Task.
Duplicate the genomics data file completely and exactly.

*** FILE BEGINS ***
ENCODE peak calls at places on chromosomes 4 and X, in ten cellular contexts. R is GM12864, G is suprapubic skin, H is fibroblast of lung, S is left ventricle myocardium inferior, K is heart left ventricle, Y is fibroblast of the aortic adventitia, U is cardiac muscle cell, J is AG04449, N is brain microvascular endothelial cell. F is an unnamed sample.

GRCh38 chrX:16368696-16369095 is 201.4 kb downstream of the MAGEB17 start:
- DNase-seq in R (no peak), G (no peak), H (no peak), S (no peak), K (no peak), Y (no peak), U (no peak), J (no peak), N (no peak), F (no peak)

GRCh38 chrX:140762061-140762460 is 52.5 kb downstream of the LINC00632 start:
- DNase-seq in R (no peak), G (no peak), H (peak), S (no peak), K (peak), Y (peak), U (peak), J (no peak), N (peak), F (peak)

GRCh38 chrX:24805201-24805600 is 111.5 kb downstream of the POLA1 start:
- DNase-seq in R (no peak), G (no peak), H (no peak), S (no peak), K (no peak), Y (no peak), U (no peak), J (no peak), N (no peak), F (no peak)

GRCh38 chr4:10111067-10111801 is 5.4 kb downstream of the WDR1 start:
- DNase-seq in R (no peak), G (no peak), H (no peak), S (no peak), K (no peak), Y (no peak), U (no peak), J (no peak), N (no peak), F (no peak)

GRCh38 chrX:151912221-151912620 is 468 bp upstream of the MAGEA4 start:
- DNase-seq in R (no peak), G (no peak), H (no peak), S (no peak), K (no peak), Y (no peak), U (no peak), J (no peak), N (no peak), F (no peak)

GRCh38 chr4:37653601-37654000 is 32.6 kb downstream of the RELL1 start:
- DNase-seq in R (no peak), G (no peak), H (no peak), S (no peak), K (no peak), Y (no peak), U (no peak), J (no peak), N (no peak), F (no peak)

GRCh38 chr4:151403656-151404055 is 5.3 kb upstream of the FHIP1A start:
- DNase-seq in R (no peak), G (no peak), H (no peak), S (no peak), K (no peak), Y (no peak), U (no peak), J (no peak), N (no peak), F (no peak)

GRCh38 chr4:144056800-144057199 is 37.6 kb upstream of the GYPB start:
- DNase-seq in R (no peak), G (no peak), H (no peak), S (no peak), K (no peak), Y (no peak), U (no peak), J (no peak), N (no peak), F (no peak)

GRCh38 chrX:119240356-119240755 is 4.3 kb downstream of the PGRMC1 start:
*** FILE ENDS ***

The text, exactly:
ENCODE peak calls at places on chromosomes 4 and X, in ten cellular contexts. R is GM12864, G is suprapubic skin, H is fibroblast of lung, S is left ventricle myocardium inferior, K is heart left ventricle, Y is fibroblast of the aortic adventitia, U is cardiac muscle cell, J is AG04449, N is brain microvascular endothelial cell. F is an unnamed sample.

GRCh38 chrX:16368696-16369095 is 201.4 kb downstream of the MAGEB17 start:
- DNase-seq in R (no peak), G (no peak), H (no peak), S (no peak), K (no peak), Y (no peak), U (no peak), J (no peak), N (no peak), F (no peak)

GRCh38 chrX:140762061-140762460 is 52.5 kb downstream of the LINC00632 start:
- DNase-seq in R (no peak), G (no peak), H (peak), S (no peak), K (peak), Y (peak), U (peak), J (no peak), N (peak), F (peak)

GRCh38 chrX:24805201-24805600 is 111.5 kb downstream of the POLA1 start:
- DNase-seq in R (no peak), G (no peak), H (no peak), S (no peak), K (no peak), Y (no peak), U (no peak), J (no peak), N (no peak), F (no peak)

GRCh38 chr4:10111067-10111801 is 5.4 kb downstream of the WDR1 start:
- DNase-seq in R (no peak), G (no peak), H (no peak), S (no peak), K (no peak), Y (no peak), U (no peak), J (no peak), N (no peak), F (no peak)

GRCh38 chrX:151912221-151912620 is 468 bp upstream of the MAGEA4 start:
- DNase-seq in R (no peak), G (no peak), H (no peak), S (no peak), K (no peak), Y (no peak), U (no peak), J (no peak), N (no peak), F (no peak)

GRCh38 chr4:37653601-37654000 is 32.6 kb downstream of the RELL1 start:
- DNase-seq in R (no peak), G (no peak), H (no peak), S (no peak), K (no peak), Y (no peak), U (no peak), J (no peak), N (no peak), F (no peak)

GRCh38 chr4:151403656-151404055 is 5.3 kb upstream of the FHIP1A start:
- DNase-seq in R (no peak), G (no peak), H (no peak), S (no peak), K (no peak), Y (no peak), U (no peak), J (no peak), N (no peak), F (no peak)

GRCh38 chr4:144056800-144057199 is 37.6 kb upstream of the GYPB start:
- DNase-seq in R (no peak), G (no peak), H (no peak), S (no peak), K (no peak), Y (no peak), U (no peak), J (no peak), N (no peak), F (no peak)

GRCh38 chrX:119240356-119240755 is 4.3 kb downstream of the PGRMC1 start: